The 5 People You Meet at a Used Video Game StoreBy Will Kreigshauser
Used video game stores are a lot like used record stores. They function like some sort of communal, hipster gathering place where dudes can hang out and make fun of whoever walks in—the same kind of placeholder segue setting you see in every Kevin Smith movie that takes place in New Jersey. They differ from used record stores, however, in that they’re not… shoot-yourself depressing.
There’s a low-key, hopeful hustle & bustle, like how an old-folks home might look like if everybody visited their grandmas a couple of times a week and took them back home to play polish horseshoes.
Used record stores now only exist to be a place in a ‘watch-how-they-fall-in-love’ montage in a romantic comedy. They’re quaint, dusty, cute, and useless to all but a few aging baby-boomers who like to get reminded of how they used to be able to do the no-pants diggity and not wake up with AIDS covering their balls. The fact is there are way more old gaming consoles out their than there are old record players, which means even used games as far back as Vanilla Ice still get picked off the shelves, sometimes.
So who, pray, might a person find at one of these charming establishments? A variation of five different kinds of people, mostly.
Somebody’s gotta run the store, right? These guys are the nicer, younger, thinner equivalents to the comic-book store guy from The Simpsons, except most of the population still uses video games for something besides movie adaptations, so they actually do get laid. The store I walked into had a surprising amount of guys working behind the desk for a Saturday afternoon, and they were loving it as much as anybody would love hanging out and tinkering around with relics from their childhood all day. These are the guys that told their guidance counselor to fist himself, and are reaping the rewards.
The funnest, easiest way to get through all seven years of college is video games. But some college kids don’t want to put their time, effort, and parents allowance into an X-Box 360 and every ridiculously expensive new game that requires stuff like strategy, thinking, and controllers with more buttons than A & B.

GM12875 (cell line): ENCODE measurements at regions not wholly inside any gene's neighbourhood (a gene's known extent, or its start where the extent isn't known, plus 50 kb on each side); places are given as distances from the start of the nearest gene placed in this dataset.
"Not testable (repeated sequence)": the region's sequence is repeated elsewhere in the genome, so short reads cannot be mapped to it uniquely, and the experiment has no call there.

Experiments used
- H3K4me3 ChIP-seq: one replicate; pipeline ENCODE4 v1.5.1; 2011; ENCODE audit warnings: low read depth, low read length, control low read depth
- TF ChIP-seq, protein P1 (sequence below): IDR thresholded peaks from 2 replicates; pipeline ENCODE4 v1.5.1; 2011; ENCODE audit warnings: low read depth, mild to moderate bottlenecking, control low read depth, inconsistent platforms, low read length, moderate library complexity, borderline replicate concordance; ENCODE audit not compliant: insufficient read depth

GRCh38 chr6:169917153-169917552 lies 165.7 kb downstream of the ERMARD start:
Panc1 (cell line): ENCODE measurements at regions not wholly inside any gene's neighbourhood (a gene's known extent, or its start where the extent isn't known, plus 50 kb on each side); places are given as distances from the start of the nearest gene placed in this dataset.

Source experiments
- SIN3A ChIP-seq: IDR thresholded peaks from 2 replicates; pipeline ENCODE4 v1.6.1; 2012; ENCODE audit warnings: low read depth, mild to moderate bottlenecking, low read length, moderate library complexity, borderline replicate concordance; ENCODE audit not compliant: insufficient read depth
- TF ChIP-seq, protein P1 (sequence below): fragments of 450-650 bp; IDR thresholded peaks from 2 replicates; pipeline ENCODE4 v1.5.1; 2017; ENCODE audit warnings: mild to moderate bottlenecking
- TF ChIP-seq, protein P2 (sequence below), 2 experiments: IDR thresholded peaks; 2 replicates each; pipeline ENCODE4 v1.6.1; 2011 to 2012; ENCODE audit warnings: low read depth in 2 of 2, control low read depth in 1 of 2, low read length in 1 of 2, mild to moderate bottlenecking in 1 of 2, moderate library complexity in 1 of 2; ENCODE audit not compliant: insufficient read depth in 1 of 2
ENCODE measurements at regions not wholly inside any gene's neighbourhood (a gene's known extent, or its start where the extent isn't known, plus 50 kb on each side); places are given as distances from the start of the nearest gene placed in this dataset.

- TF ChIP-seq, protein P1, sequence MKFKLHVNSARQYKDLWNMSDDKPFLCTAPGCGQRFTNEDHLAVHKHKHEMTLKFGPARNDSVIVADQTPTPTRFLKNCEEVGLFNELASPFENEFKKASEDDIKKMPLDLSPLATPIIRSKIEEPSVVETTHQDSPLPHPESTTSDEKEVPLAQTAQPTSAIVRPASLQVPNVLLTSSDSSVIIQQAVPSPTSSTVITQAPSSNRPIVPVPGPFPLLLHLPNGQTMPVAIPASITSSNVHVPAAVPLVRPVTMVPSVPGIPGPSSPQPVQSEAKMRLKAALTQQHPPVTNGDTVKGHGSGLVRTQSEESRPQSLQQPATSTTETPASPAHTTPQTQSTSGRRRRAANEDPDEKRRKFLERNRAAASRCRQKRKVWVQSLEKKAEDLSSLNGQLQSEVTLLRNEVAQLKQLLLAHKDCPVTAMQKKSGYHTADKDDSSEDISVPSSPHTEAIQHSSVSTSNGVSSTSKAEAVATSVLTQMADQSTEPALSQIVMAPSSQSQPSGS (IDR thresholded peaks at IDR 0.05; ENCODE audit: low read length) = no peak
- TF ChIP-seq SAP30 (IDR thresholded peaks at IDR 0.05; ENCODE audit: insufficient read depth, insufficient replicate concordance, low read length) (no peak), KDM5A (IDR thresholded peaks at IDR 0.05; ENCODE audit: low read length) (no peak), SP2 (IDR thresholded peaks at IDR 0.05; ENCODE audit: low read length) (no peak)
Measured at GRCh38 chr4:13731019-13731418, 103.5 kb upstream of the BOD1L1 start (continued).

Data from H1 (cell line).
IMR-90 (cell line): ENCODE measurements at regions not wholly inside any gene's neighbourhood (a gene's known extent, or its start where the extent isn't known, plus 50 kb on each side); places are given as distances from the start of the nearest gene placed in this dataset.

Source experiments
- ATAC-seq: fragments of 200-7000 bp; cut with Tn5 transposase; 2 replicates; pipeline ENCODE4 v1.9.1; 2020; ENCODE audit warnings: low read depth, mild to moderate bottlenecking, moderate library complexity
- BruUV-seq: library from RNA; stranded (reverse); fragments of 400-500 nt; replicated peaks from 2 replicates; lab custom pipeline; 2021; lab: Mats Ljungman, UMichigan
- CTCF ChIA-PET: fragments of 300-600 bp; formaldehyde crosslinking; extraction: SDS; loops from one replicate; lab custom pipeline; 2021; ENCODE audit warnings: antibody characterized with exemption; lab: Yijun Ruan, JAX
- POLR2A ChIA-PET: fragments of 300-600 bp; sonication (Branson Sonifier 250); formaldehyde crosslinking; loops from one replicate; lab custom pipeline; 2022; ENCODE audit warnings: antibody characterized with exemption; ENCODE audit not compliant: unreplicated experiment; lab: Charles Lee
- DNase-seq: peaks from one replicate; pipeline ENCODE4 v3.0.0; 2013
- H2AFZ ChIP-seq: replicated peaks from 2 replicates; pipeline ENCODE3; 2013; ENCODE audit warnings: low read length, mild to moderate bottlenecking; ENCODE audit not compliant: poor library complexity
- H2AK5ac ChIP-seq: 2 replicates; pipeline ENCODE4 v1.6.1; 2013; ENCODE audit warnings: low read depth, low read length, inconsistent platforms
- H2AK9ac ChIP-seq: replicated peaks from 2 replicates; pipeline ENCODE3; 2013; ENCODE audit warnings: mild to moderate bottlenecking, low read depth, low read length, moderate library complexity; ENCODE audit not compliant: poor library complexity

So what do they do? They bring their old systems from back home to their new apartment, go to a used video game store, and raid the classics. Donkey Kong, Contra, The Legend of Zelda, Super Mario Bros. I and III (not II, everyone knows that one sucks).
For them, it’s like going back in time, and punching time in the dick. They can finally conquer every game that stiffed them back in the day. Except for Final Fight for Super NES. On regular settings, that one’s just as impossible now as it was then.
These guys are perpetually 4-5 years behind the video game curb. They’re the ones who, as kids, always had to go to somebody else’s house to play Mario Kart. Some of them stray behind because they don’t have the cash to keep up, or have mitigating circumstances like family and/or a real job that doesn’t pay enough for them to be the first in line the night before a new console mega-release. While all their friends are starting franchises on Madden 2011, they’re sifting through the aisles and finally getting cracks at College Football 2006, or Metal Gear Solid III: Snake Eater.
Sometimes, people fall out of love with video games as they grow up. They haven’t touched a controller in years, but they still have their old systems and games piled up in their closets, along with their Hulkamania t-shirts and Ultimate Warrior bicep tassels. It’s a real treat when they finally find out used video-game stores exists, because they thought for the longest time they’d have to eventually trash their old games and accept the fact that they were not only responsible, boring adults, but puppies sometimes get run over by cars. Goddamnit being a grown-up sucks.
The only reason you’ll find them at a used video games store is their little kids—with whom their enthusiasm for video games directly correlates. For them, it’s less stress and less work than introducing them to hockey, or pretty much any organized school-sanctioned sport except for soccer.
They like used video game stores because everything is cheap – well, cheaper—than the retail stores, so there’s no arguing or tough love involved when they have to squash little Jimmy’s hopes of for once being the coolest kid on the block because $50 is $40 too expensive to spend on somebody whose attention span whores itself out to pretty much anything with a blinking wheel, a jingle, or a dragon.